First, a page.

Liza Ty Beasca: A wrong call on cancer and a NYC teacher’s road to recovery

‘I have never called my illness a fight. I face it as it comes to me.’

By  Vicky Potenciano-Vitug

Liza Ty Beasca was a Special Education Teacher in a Harlem public school. A devoted mentor, she made her classroom a joyful learning place for young children diagnosed with severe disabilities such as autism and Down Syndrome.

Her love of teaching came to a disheartening end in 2011 when she was diagnosed with Stage 1B cancer on her left breast. This was a type that fed on the hormone estrogen and has spread to the lymph nodes. She promptly submitted to lumpectomy to remove the cancerous tissue, followed by chemotherapy to a series of radiation treatments.

Liza‘s eagerness to report back to school made her recovery encouraging. For eight and a half years after treatment, she was taking Tamoxifen, a hormone inhibitor followed by Letrozole to help prevent the cancer from recurring. Liza was optimistic and looked forward to the 10 years needed for her to be considered “cancer free.”  She continued to live the life she knew best, always making time for her passions, such as cooking for her family, visiting her children and grandchildren in the Philippines, gardening, singing, swimming, and traveling.

In June of 2019, however, she began to experience excruciating pain, a stiff neck that, combined with fatigue, limited her movement. She went to consult an orthopedic surgeon who recommended physical therapy. Sessions with her PT bore little relief. Liza decided to get MRI in September. The MRI showed “white spots consistent with metastasis,” she said. She was shocked that her cancer had come back and spread to her bones. Her oncologist immediately began a non-chemo treatment for the same characteristics in 2011.

A second opinion from Memorial Sloan Kettering Cancer Center (MSKCC) revealed a more troubling finding: The cancer has changed to a rare kind and the treatment she had been given did not match her condition. She was diagnosed with stage 4 metastatic Triple-Negative Breast Cancer  (TNBC) and chemotherapy was the only line of treatment option for her.

At youngest son Jack’s graduation. Celebrating with family during a break from chemo treatment.

In short, she said, “My illness was misdiagnosed.”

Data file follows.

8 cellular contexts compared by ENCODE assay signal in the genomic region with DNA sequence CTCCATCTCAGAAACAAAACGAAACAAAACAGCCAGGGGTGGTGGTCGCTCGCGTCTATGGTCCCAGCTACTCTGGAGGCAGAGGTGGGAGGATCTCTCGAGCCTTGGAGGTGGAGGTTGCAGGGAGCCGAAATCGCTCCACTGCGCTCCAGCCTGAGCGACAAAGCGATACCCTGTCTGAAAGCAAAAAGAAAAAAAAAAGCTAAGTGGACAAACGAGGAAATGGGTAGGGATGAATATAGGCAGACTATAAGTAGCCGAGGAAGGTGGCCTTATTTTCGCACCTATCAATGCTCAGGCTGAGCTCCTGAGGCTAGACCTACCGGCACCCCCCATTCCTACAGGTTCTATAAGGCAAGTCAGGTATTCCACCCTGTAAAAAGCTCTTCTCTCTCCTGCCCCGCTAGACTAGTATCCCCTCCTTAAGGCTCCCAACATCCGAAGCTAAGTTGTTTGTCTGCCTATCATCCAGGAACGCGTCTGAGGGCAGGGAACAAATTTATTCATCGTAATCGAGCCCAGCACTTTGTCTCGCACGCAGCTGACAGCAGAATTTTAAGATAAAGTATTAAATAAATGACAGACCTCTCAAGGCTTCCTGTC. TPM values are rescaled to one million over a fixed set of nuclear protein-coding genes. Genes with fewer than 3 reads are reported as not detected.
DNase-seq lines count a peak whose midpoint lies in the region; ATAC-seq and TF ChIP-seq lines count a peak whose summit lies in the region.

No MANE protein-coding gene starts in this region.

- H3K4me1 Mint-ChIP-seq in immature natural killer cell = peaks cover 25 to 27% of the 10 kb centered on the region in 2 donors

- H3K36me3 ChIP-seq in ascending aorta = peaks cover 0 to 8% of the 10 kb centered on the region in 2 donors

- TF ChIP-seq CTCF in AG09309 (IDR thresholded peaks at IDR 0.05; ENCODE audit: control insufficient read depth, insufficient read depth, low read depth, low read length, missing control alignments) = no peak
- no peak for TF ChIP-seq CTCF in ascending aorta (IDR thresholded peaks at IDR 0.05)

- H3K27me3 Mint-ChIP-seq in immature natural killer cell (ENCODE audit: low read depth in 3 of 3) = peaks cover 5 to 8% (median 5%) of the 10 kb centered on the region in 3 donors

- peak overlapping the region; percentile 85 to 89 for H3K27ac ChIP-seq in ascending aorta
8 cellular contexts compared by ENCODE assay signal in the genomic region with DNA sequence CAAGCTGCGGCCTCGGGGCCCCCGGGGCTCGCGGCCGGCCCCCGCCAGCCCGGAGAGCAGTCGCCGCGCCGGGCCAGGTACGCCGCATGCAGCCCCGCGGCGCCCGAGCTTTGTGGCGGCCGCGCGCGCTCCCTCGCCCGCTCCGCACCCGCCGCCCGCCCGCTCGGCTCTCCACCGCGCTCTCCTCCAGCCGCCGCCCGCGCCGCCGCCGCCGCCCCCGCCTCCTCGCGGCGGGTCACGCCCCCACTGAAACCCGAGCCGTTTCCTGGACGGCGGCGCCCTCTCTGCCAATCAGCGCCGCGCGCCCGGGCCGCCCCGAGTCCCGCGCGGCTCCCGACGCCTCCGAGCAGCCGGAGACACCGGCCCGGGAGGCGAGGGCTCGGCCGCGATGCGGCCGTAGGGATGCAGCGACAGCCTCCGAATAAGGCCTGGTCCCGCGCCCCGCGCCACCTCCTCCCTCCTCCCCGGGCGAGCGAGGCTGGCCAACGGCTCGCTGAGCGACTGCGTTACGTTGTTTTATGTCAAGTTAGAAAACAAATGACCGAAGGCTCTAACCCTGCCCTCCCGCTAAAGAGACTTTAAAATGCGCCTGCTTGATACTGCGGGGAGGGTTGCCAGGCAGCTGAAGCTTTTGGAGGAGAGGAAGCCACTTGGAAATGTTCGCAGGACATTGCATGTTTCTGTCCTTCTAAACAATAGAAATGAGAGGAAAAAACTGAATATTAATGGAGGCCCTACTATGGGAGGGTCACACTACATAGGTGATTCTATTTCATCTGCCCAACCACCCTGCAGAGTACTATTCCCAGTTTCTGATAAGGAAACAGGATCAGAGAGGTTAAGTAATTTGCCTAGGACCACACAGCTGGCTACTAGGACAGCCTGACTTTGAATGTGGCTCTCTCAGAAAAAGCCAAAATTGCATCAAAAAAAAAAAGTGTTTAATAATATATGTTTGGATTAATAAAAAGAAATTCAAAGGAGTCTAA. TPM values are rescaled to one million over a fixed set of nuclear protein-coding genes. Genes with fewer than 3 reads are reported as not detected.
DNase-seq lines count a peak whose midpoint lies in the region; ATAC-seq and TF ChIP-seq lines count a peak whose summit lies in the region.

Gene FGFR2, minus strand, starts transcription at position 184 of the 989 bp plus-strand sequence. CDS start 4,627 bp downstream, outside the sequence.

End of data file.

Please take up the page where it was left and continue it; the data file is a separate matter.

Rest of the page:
TNBC, according to, is “a kind of breast cancer that does not have any of the receptors that are commonly found in breast cancer.” Cancer cells are likened to a house and the receptors are the “locks” to keep out the cancer cells. TNBC happens when the three receptors of estrogen, progesterone, and HER2 are not present. Liza’s cancer mutated from hormone + to triple negative.

Liza with husband Joel

Unfortunately, there was no drug available for TNBC at that time. Liza went through two lines of chemo treatment nonetheless – using Taxol by infusion) and Capecitabine (oral chemo pills) – but both failed to stop the spread of the cancer.

She recalled the difficult moments during chemo. She was in and out of the emergency room due to falls and head injuries. Neck pain was 24/7 and nausea was constant. She experienced heightened sense of emotions which made her highly irritable. She lost a dozen pounds.

As soon as friends found out her cancer was more aggressive this time, all sorts of support poured in: cooked food, flowers, books, and prayers. Some came to visit and offered to drive her to the hospital to help her son Jack with the chores.

Running out of options, Liza felt she had to prepare for the inevitable. Metastatic TNBC had a poor prognosis of 13.3 months. She and her oncologist began to look for clinical trials.

The good news came in April 2020 when a promising drug, Trodelvy, got an accelerated approval from the FDA. Liza was one of the first to take it. Three months later, her condition improved. Six months more and her scans showed “no cancer activity was detected.” By May 2021, her cancer was declared in remission.

In July, her oncologist allowed her to take her first chemo break. Liza devoted the time to celebrate with her family. Her youngest son Jack graduated cum laude from St. John’s University and is now a certified Physician Assistant.  Her second son Lean and daughter-in-law Monica are expecting their first child.  Her husband Joel, who works for the United Nations and is stationed in South Sudan, has been around for the family’s memorable milestones. She was able to celebrate with her mother who turned 80.

“There are so many things to be happy about,” mused Liza as she shared her story with this writer.  “I do not wait for good days because I can make any day good.”

She is thinking about her options, legal or otherwise. She said a discussion with family and knowledgeable people “can help me decide.”

“I face life with whatever God has blessed me with and work to be better every day,” she continued. “I have never called my illness a fight. I face it as it comes to me. I am my biggest advocate.”

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© The FilAm 2021

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